Sen. Diane Feinstein (D-Ca) said on Sunday that she thought it would be a good idea if the Congress would pass a law bringing back what used to be known as "The Fairness Doctrine."
It is a perfectly horrid idea.
Dear Mr. Mullings:
"Perfectly horrid?" What, did you recently watch The Princess Bride or something?
The National Association of Thursday Night Bowling Leagues
Ok. Not "perfectly horrid." How about …
That's an idea that stinks out loud.
Not perfect, but better. Much better.
On Fox News Sunday this past weekend, Feinstein, according to Broadcasting & Cable Magazine said that "talk radio is one-sided and 'explosive.' She said it 'pushes people, I think, to extreme views without a lot of information.'"
Which sounds much like she's describing the Senate Floor debate on the immigration bill, but maybe that's just me.
The basic law covering the use of radio waves in the United States - including everything from radar to your local disc jockey - is built on the Communications Acts of 1934 and 1937 which, in turn, were based on the Radio Act of 1927.
Part of those laws included Section 315 which provided for equal time - or more precisely - equal opportunity for all legally qualified candidates for public office.
This was back in the time when newspapers were openly partisan. It was not at all unusual to have one newspaper in Upper Iguana named the UI Democrat; and another named the Republican Iguanian. And they really were partisan.
Because there are a finite number of licenses available for AM, FM and Television broadcasting it was decided that if a radio station made time available for sale to candidate A in the race for City Council, it had to make the same amount of time available at the same rates to Candidate B.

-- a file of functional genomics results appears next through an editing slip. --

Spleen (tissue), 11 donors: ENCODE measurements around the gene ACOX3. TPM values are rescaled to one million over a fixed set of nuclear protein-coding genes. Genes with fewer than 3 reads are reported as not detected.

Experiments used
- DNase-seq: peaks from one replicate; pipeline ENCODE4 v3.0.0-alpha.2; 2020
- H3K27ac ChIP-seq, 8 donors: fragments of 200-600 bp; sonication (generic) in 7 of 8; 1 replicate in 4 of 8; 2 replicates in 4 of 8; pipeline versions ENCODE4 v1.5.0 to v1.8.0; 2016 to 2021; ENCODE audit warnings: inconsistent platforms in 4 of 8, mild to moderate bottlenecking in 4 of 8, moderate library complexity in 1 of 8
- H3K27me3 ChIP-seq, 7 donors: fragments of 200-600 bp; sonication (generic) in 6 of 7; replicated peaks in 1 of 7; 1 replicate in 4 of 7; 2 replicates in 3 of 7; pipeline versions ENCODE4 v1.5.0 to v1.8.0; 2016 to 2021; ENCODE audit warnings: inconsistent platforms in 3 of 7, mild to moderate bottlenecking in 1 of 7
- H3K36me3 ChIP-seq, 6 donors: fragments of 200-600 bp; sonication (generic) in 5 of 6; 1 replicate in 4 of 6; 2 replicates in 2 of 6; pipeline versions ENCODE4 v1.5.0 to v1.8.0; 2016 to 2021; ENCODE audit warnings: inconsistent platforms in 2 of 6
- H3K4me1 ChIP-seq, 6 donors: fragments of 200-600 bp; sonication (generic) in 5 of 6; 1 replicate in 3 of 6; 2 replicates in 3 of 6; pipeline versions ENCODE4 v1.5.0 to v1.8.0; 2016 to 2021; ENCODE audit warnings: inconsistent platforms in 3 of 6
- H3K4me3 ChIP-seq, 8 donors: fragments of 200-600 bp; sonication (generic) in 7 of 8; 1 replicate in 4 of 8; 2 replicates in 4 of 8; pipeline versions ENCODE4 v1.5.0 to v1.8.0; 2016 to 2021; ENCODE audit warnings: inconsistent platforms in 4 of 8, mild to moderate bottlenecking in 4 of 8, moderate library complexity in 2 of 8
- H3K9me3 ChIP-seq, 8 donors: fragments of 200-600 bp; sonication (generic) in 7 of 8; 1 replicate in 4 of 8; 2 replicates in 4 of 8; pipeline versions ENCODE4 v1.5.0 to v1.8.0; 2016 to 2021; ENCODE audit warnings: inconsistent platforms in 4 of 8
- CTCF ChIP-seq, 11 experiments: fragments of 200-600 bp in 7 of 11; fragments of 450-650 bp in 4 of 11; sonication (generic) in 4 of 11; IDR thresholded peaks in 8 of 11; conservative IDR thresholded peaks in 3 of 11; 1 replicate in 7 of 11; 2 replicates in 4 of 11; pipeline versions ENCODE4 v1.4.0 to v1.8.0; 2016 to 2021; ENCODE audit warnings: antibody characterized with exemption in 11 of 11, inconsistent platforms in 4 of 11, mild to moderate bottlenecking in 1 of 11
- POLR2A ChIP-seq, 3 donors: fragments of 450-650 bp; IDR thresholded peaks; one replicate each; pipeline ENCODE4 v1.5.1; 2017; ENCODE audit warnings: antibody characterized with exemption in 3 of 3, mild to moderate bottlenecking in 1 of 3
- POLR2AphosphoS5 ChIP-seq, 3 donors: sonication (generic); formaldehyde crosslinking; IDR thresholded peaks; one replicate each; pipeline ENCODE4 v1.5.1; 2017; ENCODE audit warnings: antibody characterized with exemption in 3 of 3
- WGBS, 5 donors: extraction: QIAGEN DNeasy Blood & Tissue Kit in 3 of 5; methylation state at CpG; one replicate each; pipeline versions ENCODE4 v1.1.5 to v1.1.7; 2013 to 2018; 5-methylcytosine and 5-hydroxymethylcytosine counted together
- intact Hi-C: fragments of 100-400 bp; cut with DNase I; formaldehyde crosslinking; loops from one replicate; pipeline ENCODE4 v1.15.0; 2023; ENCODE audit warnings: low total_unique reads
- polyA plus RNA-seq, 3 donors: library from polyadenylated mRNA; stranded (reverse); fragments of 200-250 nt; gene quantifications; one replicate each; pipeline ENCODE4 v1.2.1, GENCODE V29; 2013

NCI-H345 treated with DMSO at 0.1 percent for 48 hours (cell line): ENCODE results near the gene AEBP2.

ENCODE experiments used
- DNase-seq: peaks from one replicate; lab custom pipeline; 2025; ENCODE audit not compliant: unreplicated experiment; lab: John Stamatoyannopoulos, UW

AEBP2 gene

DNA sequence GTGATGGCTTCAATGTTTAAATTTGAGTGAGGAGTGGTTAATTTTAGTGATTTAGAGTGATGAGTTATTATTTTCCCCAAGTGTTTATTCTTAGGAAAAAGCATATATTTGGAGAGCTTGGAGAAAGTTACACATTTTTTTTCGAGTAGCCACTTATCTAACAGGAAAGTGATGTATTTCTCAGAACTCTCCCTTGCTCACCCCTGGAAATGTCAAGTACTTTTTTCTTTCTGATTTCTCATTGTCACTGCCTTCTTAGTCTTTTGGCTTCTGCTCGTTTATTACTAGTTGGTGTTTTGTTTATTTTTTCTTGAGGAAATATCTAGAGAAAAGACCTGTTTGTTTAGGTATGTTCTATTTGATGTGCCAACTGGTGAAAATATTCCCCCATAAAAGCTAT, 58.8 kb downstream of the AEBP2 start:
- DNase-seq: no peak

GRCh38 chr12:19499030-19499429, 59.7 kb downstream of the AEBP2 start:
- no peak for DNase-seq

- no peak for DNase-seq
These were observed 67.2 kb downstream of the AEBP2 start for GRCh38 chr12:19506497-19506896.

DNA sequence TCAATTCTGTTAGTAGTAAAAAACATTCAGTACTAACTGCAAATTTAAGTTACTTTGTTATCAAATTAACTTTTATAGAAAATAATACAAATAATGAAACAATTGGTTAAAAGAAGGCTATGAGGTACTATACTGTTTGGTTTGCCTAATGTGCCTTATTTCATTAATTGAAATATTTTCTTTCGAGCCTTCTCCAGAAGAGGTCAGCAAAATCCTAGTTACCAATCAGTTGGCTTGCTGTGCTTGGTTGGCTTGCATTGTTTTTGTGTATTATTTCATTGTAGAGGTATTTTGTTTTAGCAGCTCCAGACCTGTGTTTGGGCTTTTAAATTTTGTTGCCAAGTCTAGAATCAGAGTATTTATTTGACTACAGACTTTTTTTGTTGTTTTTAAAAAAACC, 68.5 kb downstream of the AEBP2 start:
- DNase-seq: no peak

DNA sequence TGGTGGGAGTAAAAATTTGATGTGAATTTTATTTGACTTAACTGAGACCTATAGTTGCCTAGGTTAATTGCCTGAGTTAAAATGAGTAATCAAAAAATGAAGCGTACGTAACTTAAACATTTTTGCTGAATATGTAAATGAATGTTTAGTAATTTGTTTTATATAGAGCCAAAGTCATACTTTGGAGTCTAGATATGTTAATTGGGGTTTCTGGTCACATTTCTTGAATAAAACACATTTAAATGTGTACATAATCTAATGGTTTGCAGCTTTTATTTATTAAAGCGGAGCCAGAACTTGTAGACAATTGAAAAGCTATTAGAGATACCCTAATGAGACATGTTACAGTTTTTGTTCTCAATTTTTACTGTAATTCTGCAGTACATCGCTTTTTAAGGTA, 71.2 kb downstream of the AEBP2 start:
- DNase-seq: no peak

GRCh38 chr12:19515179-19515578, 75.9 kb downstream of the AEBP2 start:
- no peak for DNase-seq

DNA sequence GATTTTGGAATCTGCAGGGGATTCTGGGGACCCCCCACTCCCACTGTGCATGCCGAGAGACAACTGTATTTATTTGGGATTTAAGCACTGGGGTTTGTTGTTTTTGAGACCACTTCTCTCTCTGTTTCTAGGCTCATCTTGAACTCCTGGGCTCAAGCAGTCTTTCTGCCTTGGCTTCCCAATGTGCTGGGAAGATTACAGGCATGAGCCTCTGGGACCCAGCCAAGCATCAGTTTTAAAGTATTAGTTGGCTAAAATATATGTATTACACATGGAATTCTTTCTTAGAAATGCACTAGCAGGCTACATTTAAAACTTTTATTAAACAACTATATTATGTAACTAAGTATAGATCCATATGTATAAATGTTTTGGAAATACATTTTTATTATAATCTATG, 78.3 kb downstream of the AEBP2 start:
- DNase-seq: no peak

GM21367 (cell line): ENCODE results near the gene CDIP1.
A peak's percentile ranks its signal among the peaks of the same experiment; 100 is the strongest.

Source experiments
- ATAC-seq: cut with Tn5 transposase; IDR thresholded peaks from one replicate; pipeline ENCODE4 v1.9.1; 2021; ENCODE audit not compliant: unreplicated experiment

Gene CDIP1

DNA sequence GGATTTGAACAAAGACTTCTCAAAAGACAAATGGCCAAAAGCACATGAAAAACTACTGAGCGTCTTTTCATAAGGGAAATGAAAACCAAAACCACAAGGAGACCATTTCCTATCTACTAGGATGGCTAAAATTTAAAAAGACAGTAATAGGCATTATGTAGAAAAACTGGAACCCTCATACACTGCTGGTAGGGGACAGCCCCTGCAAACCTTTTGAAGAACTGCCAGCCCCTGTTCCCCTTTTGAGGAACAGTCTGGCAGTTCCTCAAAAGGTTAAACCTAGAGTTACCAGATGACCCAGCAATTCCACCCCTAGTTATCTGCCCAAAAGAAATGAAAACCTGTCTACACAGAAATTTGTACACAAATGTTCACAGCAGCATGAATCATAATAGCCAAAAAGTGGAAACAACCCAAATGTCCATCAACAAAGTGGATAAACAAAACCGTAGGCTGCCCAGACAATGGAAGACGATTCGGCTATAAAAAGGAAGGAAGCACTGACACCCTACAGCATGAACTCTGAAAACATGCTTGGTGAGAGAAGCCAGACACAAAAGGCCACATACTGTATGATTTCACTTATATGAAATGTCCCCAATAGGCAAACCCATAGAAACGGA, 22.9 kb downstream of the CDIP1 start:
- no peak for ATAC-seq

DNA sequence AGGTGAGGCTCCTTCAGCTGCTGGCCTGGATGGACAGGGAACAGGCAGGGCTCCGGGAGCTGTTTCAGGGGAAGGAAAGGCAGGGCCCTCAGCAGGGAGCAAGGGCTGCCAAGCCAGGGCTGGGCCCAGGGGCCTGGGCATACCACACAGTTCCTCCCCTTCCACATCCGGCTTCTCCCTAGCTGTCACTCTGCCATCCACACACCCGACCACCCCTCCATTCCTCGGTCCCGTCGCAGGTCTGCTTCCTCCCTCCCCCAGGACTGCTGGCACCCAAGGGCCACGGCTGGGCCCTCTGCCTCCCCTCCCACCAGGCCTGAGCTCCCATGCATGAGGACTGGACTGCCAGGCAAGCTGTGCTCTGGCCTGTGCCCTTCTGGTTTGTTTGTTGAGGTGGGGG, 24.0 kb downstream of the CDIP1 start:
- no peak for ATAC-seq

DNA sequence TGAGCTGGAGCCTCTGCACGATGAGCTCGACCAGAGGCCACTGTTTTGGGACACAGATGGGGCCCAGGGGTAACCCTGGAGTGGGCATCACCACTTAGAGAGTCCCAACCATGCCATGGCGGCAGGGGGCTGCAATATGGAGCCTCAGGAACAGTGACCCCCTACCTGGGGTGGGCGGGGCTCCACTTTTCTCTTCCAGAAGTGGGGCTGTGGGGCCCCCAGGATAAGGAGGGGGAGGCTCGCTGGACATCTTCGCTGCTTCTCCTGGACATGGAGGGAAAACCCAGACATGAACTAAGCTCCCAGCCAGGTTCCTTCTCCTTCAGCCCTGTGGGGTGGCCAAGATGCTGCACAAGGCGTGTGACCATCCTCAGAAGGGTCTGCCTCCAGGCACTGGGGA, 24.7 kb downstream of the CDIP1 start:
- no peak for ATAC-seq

If Candidate B was underfunded, there was no requirement that the station give him time to match what Candidate A bought; merely that Candidate B have the same opportunity.
According to the Museum of Broadcast Communications:
The Federal Communications Commission took the view, in 1949, that station licensees were "public trustees," and as such had an obligation to afford reasonable opportunity for discussion of contrasting points of view on controversial issues of public importance.
In the way of Washington, the FCC later determined that it was not enough to afford reasonable opportunities for such discussions, but the stations had an obligation to "actively seek out issues of importance to their community and air programming that addressed those issues."
This was not a law but a regulation of the FCC. Came the Reagan era and deregulation was all the rage. On of the regulations which was dee'd was the Fairness Doctrine.
Twice Democrat-controlled Congress tried to pass a law re-establishing the Fairness Doctrine, twice it was vetoed - once by President Reagan and once by President George H.W. Bush.
The realities of broadcasting are: The market tends to work. If a local radio station thinks it will get better ratings (more people listening, hence higher ad rates, hence more income) by airing Rush Limbaugh, then will rush Rush to air.
If it thinks it will make its numbers by airing Air America, then it is free to do that.
The Fairness Doctrine would, in effect, require a station airing Limbaugh to air a Liberal talk show for the same amount of time. There is no requirement on the listeners to hang around, however, so it is likely that higher ad rates will be paid for Limbaugh than for Ben Mankiewicz on Air America.
It is true that there are a finite number of broadcast licenses. It is also true that with 1,873 cable channels on TV and XM/Sirius satellite radio there is no shortage of choices for Americans who want to watch or listen to news or what passes for news.
It is also true that there are a finite number of hours in the day and forcing Americans to listen to or watch programming in which they have no interest - because people in Congress think they know what's best - is what's worst.
Since the end of the Fairness Doctrine Democrats have controlled the House of Representatives for about 15 years, Republicans for 12. The Senate is even closer.
Sounds pretty fair to me.
Once again, the Congress thinks it has a solution and is looking for a problem to fit it.
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